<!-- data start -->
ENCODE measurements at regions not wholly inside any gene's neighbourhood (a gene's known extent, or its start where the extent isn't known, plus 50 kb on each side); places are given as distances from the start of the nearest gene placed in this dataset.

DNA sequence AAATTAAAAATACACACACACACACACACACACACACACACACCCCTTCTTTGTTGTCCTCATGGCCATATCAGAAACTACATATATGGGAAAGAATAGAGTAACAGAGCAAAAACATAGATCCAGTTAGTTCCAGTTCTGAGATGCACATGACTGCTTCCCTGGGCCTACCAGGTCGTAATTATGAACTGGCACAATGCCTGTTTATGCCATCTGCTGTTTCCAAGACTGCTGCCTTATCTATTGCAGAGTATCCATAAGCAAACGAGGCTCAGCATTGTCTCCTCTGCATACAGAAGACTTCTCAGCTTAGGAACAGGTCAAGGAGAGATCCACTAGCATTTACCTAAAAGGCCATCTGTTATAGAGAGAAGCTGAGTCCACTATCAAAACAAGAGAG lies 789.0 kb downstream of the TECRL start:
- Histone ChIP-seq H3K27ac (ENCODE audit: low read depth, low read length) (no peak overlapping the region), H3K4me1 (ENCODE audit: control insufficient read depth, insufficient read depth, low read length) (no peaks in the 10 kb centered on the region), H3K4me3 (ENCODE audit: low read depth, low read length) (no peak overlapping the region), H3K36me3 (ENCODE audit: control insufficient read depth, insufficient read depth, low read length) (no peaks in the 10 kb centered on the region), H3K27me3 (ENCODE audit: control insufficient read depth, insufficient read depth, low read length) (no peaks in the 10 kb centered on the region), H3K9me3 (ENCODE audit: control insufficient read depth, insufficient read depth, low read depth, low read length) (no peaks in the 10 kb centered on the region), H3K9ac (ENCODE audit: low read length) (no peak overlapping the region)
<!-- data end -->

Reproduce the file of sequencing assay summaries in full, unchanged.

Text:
ENCODE measurements at regions not wholly inside any gene's neighbourhood (a gene's known extent, or its start where the extent isn't known, plus 50 kb on each side); places are given as distances from the start of the nearest gene placed in this dataset.

DNA sequence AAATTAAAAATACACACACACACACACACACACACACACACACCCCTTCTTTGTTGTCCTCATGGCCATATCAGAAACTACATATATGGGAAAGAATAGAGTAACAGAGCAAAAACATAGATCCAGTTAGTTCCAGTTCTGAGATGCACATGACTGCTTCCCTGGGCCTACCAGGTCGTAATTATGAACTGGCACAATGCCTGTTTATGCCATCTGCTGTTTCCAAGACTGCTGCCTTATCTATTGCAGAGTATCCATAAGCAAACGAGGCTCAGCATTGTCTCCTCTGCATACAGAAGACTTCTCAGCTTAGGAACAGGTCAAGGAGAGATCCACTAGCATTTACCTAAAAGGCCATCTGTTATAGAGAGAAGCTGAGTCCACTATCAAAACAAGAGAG lies 789.0 kb downstream of the TECRL start:
- Histone ChIP-seq H3K27ac (ENCODE audit: low read depth, low read length) (no peak overlapping the region), H3K4me1 (ENCODE audit: control insufficient read depth, insufficient read depth, low read length) (no peaks in the 10 kb centered on the region), H3K4me3 (ENCODE audit: low read depth, low read length) (no peak overlapping the region), H3K36me3 (ENCODE audit: control insufficient read depth, insufficient read depth, low read length) (no peaks in the 10 kb centered on the region), H3K27me3 (ENCODE audit: control insufficient read depth, insufficient read depth, low read length) (no peaks in the 10 kb centered on the region), H3K9me3 (ENCODE audit: control insufficient read depth, insufficient read depth, low read depth, low read length) (no peaks in the 10 kb centered on the region), H3K9ac (ENCODE audit: low read length) (no peak overlapping the region)